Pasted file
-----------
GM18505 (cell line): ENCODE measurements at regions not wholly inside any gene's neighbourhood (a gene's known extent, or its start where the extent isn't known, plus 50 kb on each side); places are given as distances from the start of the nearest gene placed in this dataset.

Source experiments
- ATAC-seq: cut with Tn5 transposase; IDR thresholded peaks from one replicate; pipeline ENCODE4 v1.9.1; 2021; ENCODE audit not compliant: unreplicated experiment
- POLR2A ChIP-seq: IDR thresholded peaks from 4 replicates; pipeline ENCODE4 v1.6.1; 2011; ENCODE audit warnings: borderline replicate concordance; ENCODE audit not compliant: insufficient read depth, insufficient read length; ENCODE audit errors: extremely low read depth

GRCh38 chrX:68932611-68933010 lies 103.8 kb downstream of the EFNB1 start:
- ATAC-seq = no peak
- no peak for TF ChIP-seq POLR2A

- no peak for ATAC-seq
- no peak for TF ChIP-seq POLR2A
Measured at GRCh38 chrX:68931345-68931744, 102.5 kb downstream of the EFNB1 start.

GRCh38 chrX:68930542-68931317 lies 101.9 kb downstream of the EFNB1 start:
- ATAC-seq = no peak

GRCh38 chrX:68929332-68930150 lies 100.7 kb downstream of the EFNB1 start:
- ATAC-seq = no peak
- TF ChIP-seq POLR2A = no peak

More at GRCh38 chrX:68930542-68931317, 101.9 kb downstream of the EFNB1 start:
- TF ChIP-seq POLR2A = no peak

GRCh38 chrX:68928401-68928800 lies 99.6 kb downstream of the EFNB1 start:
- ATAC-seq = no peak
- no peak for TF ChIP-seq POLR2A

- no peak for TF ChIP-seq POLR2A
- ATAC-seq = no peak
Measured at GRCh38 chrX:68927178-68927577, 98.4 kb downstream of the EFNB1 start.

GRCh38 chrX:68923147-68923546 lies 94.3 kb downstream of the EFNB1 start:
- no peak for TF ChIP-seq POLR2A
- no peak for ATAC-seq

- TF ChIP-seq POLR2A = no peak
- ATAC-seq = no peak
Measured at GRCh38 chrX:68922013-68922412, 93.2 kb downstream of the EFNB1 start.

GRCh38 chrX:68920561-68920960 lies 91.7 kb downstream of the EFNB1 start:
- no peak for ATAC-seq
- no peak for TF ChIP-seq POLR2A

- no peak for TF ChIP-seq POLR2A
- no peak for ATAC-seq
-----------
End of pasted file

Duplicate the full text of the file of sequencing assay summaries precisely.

GM18505 (cell line): ENCODE measurements at regions not wholly inside any gene's neighbourhood (a gene's known extent, or its start where the extent isn't known, plus 50 kb on each side); places are given as distances from the start of the nearest gene placed in this dataset.

Source experiments
- ATAC-seq: cut with Tn5 transposase; IDR thresholded peaks from one replicate; pipeline ENCODE4 v1.9.1; 2021; ENCODE audit not compliant: unreplicated experiment
- POLR2A ChIP-seq: IDR thresholded peaks from 4 replicates; pipeline ENCODE4 v1.6.1; 2011; ENCODE audit warnings: borderline replicate concordance; ENCODE audit not compliant: insufficient read depth, insufficient read length; ENCODE audit errors: extremely low read depth

GRCh38 chrX:68932611-68933010 lies 103.8 kb downstream of the EFNB1 start:
- ATAC-seq = no peak
- no peak for TF ChIP-seq POLR2A

- no peak for ATAC-seq
- no peak for TF ChIP-seq POLR2A
Measured at GRCh38 chrX:68931345-68931744, 102.5 kb downstream of the EFNB1 start.

GRCh38 chrX:68930542-68931317 lies 101.9 kb downstream of the EFNB1 start:
- ATAC-seq = no peak

GRCh38 chrX:68929332-68930150 lies 100.7 kb downstream of the EFNB1 start:
- ATAC-seq = no peak
- TF ChIP-seq POLR2A = no peak

More at GRCh38 chrX:68930542-68931317, 101.9 kb downstream of the EFNB1 start:
- TF ChIP-seq POLR2A = no peak

GRCh38 chrX:68928401-68928800 lies 99.6 kb downstream of the EFNB1 start:
- ATAC-seq = no peak
- no peak for TF ChIP-seq POLR2A

- no peak for TF ChIP-seq POLR2A
- ATAC-seq = no peak
Measured at GRCh38 chrX:68927178-68927577, 98.4 kb downstream of the EFNB1 start.

GRCh38 chrX:68923147-68923546 lies 94.3 kb downstream of the EFNB1 start:
- no peak for TF ChIP-seq POLR2A
- no peak for ATAC-seq

- TF ChIP-seq POLR2A = no peak
- ATAC-seq = no peak
Measured at GRCh38 chrX:68922013-68922412, 93.2 kb downstream of the EFNB1 start.

GRCh38 chrX:68920561-68920960 lies 91.7 kb downstream of the EFNB1 start:
- no peak for ATAC-seq
- no peak for TF ChIP-seq POLR2A

- no peak for TF ChIP-seq POLR2A
- no peak for ATAC-seq